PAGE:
Tingle was commenting on the poor prospects for long-term policy debates due to distractions such as the obsession with “process” or insider stories rather than “outcomes” stories.

She held aloft as an example the case of Jillian Broadbent AO, the esteemed business woman who chaired an expert panel looking into investment for clean energy.

An eminent panel headed by Jillian Broadbent reported to the government this week on the structural problems of getting investment in clean energy.

Broadbent is a member of the Reserve Bank board (appointed by the Howard government), and a director of ASX Ltd and Woolworths. Such an obvious Labor stooge, in fact, that the Coalition accused her of engaging in “partisan activity and partisan criticism” simply for observing that the Coalition “haven’t been very interested in speaking to me, despite my preparedness to brief them”.

Anyone trying to contribute to the current public policy debate, as opposed to anticipating where political fortunes might go next, is smeared in the process.

Any reasonable reader would conclude from this analysis that the Coalition had snubbed and smeared an experienced and independent business leader simply because she wanted to brief them on clean energy investment.

However, Broadbent has an important and relevant role that Tingle did not include in her column. Broadbent is in fact Chair of the Government’s $10bn Clean Energy Finance Corporation, an entity that the Coalition has vowed to scrap on the attainment of government. So why would the Coalition agree to a briefing from the head of such an organisation?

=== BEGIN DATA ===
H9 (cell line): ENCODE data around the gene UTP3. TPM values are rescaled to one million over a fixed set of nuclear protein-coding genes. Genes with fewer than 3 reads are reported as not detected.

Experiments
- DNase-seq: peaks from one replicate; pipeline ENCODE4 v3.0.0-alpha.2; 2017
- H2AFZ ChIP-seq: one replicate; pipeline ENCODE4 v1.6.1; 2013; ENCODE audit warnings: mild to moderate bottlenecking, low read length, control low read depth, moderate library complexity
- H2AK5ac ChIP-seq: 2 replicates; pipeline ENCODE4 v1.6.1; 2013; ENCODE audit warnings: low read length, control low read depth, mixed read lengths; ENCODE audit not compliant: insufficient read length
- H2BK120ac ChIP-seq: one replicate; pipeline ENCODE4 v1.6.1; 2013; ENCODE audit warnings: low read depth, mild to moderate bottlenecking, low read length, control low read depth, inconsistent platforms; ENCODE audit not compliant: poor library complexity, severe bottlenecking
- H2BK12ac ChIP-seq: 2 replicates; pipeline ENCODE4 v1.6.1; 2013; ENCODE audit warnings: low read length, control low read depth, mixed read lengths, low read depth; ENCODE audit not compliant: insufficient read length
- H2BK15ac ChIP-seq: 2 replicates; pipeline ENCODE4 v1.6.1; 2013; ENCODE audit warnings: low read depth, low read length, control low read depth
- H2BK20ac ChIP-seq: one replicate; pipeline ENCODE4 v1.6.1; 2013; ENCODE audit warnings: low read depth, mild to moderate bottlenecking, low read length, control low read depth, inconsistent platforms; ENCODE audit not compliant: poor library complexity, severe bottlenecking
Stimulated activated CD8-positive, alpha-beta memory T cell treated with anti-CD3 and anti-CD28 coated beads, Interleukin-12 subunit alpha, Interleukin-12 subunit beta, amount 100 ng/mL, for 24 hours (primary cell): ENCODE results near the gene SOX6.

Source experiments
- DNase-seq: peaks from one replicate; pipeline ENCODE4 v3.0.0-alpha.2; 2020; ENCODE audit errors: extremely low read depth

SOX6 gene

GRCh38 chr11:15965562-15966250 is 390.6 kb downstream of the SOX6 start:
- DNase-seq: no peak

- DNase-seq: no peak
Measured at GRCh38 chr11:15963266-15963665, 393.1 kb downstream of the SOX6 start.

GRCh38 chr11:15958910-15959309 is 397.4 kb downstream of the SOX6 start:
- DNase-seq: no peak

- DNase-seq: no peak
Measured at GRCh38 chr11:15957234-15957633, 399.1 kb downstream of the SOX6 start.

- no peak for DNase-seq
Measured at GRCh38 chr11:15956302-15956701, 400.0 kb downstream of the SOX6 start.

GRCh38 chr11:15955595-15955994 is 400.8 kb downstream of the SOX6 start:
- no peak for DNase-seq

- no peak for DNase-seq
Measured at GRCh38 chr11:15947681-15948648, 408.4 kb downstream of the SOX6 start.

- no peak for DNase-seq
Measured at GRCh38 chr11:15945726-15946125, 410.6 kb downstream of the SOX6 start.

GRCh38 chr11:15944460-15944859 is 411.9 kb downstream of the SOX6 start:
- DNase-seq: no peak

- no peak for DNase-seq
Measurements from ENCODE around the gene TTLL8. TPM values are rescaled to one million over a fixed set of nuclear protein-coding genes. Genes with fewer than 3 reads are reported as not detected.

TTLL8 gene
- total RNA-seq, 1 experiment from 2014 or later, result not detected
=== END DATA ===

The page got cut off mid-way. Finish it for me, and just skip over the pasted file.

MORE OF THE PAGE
Broadbent chaired the expert review in her capacity as chair of CEFC. In fact, it is called the Chair’s Review in the media release which announced it:

The establishment of the Chair’s Review is intended to assist the Government in framing the enabling legislation, associated instruments and determining what operational issues can be left to the CEFC’s Board after the corporation has been established. Following consideration of the Chair’s Review, the Government will introduce legislation for the establishment of the Corporation in sufficient time to allow the CEFC to fully develop its systems and products before it commences operations from 2013-14.

Amongst other things, the Chair’s Review ultimately recommended ways to prevent, or at least make extremely difficult, the Coalition’s scrapping of the CEFC. It’s hardly surprising then that the Coalition would be disinclined to receive a briefing from Broadbent.

So, in reality, that which was depicted by Tingle as the smearing and snubbing of a dispassionate expert was in fact pragmatic politics.

Politically, there was nothing for the Coalition to gain from meeting with Broadbent. Any such meeting would have sent mixed messages and could have been beaten up by the media as hypocrisy or potential wavering on the part of the Opposition.

By agreeing to chair a government entity, Ms Broadbent has, in fact, “taken a side” and opened herself to reasonable criticism of being partisan. Other business leaders who’ve taken on government-appointed roles have suffered the same fate; although I hasten to add, not all have been tarred with the partisan brush.

None of this was mentioned by Tingle yesterday. In fact the additional contextual information would have diminished the impact of the example she was making of the Coalition’s treatment of Broadbent.

I raised this omission with Tingle on Twitter. She said I was being deliberately obtuse and missing her broader point. In fact, I agree with Tingle’s broader point – that political inside gossip and smears attract more attention and divert resources from considered reporting of political outcomes. It was the selective information used to illustrate a point that troubled me.

The prickly nature of our Twitter exchange prevented me from asking Tingle why she did omit the fact that Broadbent is chair of the CEFC.